Thank God it's Friday;Talkback

8th May 1998 at 01:00
Monday: My college, with all its quality management initiatives and action plans, has finally seen where the future of FE lies: stress management workshops. Or rather Amanda, our counsellor, has been told to get the whole college back on its feet by offering free "individual consultations".

I visit her at lunchtime. Amanda listens patiently and makes discreet enquiries about my "key triggers". I nearly say quality management initiatives, but she has a hopeful look and we both need to keep up the pretence that the Enlightenment project isn't in vain. There are references to aromatherapy burners and we arrange to meet again next month.

Tuesday: The inspection crisis looms. Already we are being issued with twice-weekly directives to ensure our mission statement is fulfilled, the most recent being a resource file for lecturers on the use of videos in the classroom. This offers such insights as the need to be familiar with the onoff button and the importance of not standing in front of the screen. I do some deep breathing - as Amanda recommended.

Wednesday: There are new signs up in reception, from "Customer Care Interface" (girl at desk) to "Management Services" (porter behind locked door). I'm reminded there's an inspection visit today.

After a session with my tutor group I decide to put off going completely mad in the near future. I'd hate to be treated by the A-level psychology students - none of them seems to know who Freud was and several are think that free association is an up-and-coming indie band. On the other hand they do know where the best pubs are.

Thursday: Provide tea and solace in staffroom for Joan (childcare and hospitality), who has just had the much feared nursery nurses. She whispers that the dividing line between those doing the caring and those in care is a very narrow one, these days. We both smile at her ability to explore the possibilities of ironic detachment. Amanda would be pleased.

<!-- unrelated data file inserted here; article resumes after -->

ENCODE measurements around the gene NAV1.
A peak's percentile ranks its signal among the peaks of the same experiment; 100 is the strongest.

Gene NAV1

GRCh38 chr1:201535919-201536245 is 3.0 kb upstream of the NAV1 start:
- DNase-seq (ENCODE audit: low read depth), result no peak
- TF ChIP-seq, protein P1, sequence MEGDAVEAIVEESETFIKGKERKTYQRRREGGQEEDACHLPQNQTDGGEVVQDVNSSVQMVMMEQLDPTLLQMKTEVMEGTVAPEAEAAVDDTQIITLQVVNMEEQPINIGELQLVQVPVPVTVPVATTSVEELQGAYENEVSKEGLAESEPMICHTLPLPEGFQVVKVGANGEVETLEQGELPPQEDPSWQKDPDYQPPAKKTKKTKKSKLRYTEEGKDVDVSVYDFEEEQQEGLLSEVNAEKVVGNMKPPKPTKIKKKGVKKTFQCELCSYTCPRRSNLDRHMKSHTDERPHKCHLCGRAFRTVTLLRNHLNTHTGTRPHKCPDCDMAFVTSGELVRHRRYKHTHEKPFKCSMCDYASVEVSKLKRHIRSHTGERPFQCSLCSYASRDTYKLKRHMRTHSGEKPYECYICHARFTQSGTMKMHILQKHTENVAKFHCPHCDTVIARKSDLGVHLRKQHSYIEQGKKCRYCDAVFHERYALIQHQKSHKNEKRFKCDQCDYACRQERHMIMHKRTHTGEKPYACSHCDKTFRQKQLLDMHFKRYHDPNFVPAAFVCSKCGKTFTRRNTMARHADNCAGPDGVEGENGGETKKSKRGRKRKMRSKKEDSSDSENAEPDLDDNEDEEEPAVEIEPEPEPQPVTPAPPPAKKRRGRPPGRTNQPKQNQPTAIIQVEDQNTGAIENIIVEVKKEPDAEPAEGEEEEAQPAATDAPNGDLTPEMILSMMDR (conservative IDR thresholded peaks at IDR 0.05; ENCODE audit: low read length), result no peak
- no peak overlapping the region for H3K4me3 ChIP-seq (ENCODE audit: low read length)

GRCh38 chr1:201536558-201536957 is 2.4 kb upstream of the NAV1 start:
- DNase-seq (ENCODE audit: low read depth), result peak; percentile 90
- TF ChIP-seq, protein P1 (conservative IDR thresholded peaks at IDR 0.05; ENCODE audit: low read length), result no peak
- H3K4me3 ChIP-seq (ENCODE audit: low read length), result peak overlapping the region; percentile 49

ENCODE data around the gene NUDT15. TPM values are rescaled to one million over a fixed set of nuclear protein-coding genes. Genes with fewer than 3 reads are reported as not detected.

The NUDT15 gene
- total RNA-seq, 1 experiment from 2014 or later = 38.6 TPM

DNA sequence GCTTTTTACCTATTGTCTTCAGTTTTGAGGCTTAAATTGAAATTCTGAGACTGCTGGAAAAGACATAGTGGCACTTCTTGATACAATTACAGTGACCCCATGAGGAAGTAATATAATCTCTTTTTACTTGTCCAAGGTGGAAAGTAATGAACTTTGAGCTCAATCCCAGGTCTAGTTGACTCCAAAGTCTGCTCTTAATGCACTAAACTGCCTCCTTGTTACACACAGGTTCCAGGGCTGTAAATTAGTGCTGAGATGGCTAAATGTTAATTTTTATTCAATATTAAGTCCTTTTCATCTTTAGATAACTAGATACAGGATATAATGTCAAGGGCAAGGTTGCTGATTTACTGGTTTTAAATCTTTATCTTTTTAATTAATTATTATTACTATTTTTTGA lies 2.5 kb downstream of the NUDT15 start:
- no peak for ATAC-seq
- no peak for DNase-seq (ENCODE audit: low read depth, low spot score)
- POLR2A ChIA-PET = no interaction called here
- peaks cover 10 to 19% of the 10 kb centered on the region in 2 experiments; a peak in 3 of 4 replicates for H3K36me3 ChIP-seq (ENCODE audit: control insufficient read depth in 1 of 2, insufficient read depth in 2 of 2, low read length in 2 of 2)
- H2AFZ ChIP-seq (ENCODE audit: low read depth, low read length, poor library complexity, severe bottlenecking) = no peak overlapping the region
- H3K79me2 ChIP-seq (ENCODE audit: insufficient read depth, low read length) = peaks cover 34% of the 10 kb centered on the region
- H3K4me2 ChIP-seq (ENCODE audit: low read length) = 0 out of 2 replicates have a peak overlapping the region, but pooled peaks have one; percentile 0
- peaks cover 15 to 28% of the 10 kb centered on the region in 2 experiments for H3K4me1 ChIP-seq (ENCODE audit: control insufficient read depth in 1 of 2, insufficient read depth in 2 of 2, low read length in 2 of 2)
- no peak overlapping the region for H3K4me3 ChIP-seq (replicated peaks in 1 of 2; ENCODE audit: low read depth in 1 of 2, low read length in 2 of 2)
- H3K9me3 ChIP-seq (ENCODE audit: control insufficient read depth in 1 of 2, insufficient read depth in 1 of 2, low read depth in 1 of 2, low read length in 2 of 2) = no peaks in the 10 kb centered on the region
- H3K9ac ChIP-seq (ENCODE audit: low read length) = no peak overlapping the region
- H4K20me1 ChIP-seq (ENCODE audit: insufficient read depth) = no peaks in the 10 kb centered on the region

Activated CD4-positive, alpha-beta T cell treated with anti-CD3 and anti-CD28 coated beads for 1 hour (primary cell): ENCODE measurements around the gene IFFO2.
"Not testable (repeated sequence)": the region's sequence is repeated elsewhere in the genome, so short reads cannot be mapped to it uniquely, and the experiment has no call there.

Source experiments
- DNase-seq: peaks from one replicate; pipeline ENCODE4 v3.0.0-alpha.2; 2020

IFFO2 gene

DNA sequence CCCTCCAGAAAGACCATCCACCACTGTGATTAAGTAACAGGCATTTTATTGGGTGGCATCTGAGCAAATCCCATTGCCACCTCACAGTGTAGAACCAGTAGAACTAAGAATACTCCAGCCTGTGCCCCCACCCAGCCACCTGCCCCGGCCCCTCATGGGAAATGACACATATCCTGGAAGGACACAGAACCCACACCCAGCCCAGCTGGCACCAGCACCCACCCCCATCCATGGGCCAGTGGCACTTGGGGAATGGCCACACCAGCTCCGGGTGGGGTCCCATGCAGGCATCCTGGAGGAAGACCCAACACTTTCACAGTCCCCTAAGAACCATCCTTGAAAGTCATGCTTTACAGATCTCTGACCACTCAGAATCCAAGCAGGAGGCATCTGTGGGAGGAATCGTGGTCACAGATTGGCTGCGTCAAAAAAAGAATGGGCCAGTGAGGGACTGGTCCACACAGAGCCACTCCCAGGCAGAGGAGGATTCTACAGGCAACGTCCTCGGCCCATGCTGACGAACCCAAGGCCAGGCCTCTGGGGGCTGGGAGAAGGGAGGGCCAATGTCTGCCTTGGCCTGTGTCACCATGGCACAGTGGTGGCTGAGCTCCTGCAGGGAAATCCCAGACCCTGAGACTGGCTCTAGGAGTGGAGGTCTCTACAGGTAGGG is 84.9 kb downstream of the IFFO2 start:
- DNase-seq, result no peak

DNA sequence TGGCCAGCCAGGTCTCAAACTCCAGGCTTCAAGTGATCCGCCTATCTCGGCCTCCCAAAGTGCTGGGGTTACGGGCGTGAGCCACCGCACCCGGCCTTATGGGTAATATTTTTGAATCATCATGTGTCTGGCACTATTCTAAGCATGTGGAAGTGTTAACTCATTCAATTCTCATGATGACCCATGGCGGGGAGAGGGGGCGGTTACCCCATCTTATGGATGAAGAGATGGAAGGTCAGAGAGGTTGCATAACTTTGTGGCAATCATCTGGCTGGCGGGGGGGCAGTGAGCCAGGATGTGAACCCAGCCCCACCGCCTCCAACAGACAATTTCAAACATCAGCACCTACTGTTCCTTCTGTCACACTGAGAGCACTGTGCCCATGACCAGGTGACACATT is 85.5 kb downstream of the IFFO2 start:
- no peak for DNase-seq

Friday: Acquire new English Access group. Enthusiastic students, but I notice that the syllabus begins with Blake, then Wordsworth, with a brief detour to The Color Purple. Why do we assume that Access students are the last of the innocents who can't wait to get their teeth into under-age chimney sweeps, people walking around the Lake District with no sense of direction and every type of abuse known to Oprah Winfrey?

Mention this to Derek, our course co-ordinator, and am treated like a pariah. I should have remembered that adults on Access courses are the last hope for defeated idealists (unlike most 17-year-old students with their interest in Trainspotting, cult murders and body-piercing) Start off with Shakespeare's Sonnets in childish spirit of rebellion. We look at cliched images of love and I get each student to produce his or her own version.

John, an ex-karate instructor, responds by telling us about last Valentine's Day when he sent 40 red roses to his girlfriend by Interflora, only to have them returned with all their heads cut off. General uproar as the class divides into those supporting John and those supporting his girlfriend and general discussion proceeds along lines of "Men and Women Who Love Red Roses Too Much". Perhaps violence and racism in The Color Purple would be less controversial after all.

Think of Amanda's advice and regretfully add Access class to my list of "triggers".

Malcolm Burgess is a part-time FE lecturer in Essex

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